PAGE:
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Carbapenem-Resistant Acinetobacter baumannii

Closeup of Acinetobacter bacteria

Acinetobacter baumannii is a type of bacteria commonly found in the environment, including in soil and water. While generally harmless in the environment, Acinetobacter baumannii is a key cause of healthcare-associated infections, particularly in individuals who are immune-compromised. This is in part because many Acinetobacter baumannii bacteria are resistant to a group of antibiotics called carbapenems. Carbapenems are considered the last line of defense to treat multidrug-resistant bacterial infections, so infections caused by carbapenem-resistant Acinetobacter baumanii (CRAB) bacteria can be very difficult to treat. CRAB can cause pneumonia, as well as wound, bloodstream, and urinary tract infections.

Some types of CRAB (carbapenemase-producing CRAB) can pass on their resistance to carbapenem antibiotics to other bacteria and can lead to widespread antibiotic resistance.

It can be difficult to eliminate CRAB once it is found in a health care facility, since the organism can live on skin and may survive in the environment for months.

Healthy people do not usually get sick from CRAB. People with longer hospital or long-term care facility stays, open wounds, tracheostomies, or invasive devices like ventilators or urinary catheters are at risk for infection with CRAB. Individuals with weakened immune systems, chronic lung disease, or diabetes are also at risk for infection.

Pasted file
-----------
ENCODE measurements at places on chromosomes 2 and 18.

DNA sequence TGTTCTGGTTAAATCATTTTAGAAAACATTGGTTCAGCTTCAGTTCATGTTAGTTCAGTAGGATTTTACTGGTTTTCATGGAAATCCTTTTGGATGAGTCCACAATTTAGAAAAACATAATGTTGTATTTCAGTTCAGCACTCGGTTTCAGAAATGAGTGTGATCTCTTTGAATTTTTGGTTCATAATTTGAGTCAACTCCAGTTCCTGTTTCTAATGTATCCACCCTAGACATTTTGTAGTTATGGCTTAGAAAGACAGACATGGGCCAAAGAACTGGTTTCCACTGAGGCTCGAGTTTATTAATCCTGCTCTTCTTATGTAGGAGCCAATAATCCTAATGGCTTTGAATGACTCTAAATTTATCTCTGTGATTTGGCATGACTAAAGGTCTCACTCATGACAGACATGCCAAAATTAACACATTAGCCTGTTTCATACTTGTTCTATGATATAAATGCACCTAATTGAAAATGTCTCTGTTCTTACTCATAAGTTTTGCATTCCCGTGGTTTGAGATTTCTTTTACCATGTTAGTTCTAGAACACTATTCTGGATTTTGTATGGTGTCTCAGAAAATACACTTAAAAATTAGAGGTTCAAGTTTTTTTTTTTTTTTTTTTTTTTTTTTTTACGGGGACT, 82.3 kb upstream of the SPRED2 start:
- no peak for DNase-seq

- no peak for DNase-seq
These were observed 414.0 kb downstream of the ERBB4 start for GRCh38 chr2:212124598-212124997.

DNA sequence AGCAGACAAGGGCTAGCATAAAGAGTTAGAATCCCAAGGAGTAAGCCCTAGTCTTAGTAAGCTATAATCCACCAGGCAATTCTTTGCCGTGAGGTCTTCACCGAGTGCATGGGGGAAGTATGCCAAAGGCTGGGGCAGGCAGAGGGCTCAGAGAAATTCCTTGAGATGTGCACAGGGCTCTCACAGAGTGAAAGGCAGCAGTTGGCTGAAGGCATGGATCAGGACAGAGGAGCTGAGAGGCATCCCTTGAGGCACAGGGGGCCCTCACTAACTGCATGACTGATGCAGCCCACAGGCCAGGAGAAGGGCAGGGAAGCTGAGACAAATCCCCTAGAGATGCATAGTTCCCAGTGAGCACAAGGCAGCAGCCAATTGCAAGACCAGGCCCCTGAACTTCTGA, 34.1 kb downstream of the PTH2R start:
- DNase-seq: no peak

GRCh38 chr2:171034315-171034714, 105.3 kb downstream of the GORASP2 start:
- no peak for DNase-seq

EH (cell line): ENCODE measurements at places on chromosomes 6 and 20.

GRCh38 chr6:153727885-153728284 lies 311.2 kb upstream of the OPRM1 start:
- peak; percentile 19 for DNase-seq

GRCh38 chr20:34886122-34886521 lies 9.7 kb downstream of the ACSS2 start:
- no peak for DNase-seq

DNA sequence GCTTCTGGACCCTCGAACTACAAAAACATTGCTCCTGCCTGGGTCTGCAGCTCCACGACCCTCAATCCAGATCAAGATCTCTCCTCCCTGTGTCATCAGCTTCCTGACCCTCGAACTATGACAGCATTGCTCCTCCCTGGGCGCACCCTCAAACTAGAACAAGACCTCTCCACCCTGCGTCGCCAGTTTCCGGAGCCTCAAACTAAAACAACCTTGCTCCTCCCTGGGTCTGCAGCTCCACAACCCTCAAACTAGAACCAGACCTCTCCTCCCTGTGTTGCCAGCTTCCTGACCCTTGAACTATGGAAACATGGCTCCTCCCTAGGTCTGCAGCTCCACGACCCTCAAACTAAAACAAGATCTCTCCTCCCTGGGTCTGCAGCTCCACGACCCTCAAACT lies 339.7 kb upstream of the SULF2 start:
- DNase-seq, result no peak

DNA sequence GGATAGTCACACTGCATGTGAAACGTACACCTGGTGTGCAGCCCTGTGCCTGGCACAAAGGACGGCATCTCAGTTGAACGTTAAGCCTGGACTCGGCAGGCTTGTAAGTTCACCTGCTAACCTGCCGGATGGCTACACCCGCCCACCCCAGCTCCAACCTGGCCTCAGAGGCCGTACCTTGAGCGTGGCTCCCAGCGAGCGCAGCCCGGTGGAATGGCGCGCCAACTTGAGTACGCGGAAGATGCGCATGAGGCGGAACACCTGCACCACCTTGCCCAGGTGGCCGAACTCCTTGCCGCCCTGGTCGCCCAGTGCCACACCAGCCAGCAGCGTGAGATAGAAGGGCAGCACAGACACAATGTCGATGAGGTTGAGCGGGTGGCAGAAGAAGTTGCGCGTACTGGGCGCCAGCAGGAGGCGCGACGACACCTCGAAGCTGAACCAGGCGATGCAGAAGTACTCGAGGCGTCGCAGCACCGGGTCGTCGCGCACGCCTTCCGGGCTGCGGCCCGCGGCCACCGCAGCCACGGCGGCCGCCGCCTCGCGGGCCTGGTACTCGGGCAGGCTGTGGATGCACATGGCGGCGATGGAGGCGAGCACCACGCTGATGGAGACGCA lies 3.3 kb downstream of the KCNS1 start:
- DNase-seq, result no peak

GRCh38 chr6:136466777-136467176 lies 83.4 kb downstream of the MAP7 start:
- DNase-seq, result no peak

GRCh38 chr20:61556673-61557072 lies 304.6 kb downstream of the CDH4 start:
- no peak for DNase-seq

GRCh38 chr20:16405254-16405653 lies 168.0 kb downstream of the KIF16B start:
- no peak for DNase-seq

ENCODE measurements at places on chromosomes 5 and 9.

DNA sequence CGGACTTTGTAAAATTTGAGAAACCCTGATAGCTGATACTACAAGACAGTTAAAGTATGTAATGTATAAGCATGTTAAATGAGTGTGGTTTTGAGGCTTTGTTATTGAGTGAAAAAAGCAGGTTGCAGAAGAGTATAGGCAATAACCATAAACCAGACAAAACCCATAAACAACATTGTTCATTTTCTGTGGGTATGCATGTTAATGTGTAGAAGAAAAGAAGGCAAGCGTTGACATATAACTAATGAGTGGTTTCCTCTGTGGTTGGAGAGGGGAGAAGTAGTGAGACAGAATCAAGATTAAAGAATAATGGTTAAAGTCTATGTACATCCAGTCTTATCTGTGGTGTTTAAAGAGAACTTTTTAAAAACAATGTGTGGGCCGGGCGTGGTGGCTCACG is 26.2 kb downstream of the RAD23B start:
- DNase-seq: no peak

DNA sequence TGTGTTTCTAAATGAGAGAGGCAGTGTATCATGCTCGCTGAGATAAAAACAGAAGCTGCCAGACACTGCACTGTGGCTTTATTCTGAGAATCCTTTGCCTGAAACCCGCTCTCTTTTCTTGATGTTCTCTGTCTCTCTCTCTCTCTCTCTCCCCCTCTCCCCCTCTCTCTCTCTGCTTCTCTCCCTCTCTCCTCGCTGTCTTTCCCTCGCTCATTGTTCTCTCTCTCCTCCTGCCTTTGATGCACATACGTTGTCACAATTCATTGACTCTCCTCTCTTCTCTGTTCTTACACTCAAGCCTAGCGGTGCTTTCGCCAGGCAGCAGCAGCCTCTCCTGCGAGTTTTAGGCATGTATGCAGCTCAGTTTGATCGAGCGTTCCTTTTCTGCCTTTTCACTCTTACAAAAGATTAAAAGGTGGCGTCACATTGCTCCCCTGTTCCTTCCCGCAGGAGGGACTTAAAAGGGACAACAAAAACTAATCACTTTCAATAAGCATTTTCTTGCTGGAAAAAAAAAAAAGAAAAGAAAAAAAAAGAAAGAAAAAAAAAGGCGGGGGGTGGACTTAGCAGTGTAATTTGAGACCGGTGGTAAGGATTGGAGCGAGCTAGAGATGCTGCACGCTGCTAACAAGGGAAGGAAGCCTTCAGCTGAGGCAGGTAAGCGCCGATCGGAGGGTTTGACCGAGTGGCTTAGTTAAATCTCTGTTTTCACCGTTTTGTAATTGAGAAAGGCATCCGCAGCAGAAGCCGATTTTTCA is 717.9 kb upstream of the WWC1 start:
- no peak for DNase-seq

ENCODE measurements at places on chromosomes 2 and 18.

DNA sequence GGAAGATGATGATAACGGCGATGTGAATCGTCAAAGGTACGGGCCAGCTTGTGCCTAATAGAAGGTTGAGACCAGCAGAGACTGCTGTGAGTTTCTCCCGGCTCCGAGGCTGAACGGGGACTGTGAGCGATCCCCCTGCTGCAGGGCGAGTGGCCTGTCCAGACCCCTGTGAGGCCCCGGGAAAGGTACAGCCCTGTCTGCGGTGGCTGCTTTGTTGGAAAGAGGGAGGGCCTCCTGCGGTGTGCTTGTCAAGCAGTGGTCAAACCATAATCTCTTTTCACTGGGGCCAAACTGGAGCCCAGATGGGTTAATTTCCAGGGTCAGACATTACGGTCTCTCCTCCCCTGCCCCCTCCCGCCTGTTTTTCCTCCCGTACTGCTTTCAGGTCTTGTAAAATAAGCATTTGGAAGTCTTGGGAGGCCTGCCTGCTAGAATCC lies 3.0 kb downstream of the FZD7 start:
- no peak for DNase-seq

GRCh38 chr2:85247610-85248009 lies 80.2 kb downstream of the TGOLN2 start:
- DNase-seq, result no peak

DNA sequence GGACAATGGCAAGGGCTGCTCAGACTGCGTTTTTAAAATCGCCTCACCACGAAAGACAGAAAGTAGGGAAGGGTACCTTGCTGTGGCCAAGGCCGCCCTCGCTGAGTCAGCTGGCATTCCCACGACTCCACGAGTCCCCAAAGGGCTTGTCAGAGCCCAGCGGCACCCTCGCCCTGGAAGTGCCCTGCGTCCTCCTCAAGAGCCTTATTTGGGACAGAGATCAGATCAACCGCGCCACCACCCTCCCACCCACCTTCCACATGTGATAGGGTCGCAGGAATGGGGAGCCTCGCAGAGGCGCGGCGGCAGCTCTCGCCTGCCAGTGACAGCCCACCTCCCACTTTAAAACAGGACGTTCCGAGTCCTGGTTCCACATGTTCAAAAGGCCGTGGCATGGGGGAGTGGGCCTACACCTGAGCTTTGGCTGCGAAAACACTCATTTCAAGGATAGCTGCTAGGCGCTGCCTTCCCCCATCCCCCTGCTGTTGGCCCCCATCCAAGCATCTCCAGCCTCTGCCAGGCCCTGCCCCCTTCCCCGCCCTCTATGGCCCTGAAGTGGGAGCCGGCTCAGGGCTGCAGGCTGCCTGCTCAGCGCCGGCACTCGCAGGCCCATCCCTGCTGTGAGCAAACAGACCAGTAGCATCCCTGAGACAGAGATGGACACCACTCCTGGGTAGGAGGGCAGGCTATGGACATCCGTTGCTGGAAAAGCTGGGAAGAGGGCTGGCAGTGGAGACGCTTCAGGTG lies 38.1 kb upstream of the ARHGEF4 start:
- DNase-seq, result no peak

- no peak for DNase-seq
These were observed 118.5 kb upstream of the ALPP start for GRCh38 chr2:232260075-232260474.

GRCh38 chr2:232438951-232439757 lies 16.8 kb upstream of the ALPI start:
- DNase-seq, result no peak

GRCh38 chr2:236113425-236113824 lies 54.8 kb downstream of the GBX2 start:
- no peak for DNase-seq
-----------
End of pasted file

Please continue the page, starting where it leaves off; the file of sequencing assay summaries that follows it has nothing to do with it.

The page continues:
CRAB can be spread person-to-person in health care settings through direct contact with patients or residents who are colonized or infected with CRAB, or via health care workers’ hands following care of those people. It can also be spread via contaminated surfaces in the patient’s or resident’s environment.

Symptoms of CRAB infection will depend on which part of the body is affected. CRAB can cause many different types of infections, such as bloodstream, wound, urinary tract, and lung infections.

Because there is such a wide range of symptoms, a laboratory test is needed to see whether a patient has CRAB.

The most commonly prescribed antibiotics are not effective against CRAB infections. Treatment decisions should be made on a case-by-case basis by a health care provider.

People who are colonized with CRAB who do not show active signs of infection do not need to be treated or decolonized.

Carbapenemase-producing CRAB (CP-CRAB) became a reportable communicable disease condition in Wisconsin in July 2022. Data on CP-CRAB cases prior to that time are based on voluntary reporting of isolates by clinical laboratories to the Wisconsin State Laboratory of Hygiene.

As shown in the map below, there was an increase in the number of positive CP-CRAB clinical and colonized cases identified in Wisconsin in 2021, as compared to 2020. Other data points of interest include:

  • In 2020, three Wisconsin public health regions reported CP-CRAB cases compared to four regions in 2021.
  • In 2021, 15% of CP-CRAB cases were found to be pan-resistant, meaning they were resistant to all antimicrobials against which they were tested.
  • In 2021, among the 134 individuals for whom case history information was available, 90% (n=121) were either a current or former long-term care facility (LTCF) resident.

Reported CP-CRAB cases in Wisconsin


As of July 1, 2022, carbapenemase-producing carbapenem-resistant Acinetobacter baumannii (CP-CRAB) is a Category II reportable communicable disease condition in Wisconsin. See the Reportable Multidrug-Resistant Organism webpage for additional information about communicable disease reporting for this organism.

Wisconsin Department of Health Services resources
CDC resources


Questions about carbapenem-resistant Acinetobacter baumanii? Contact us!

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Last revised January 18, 2023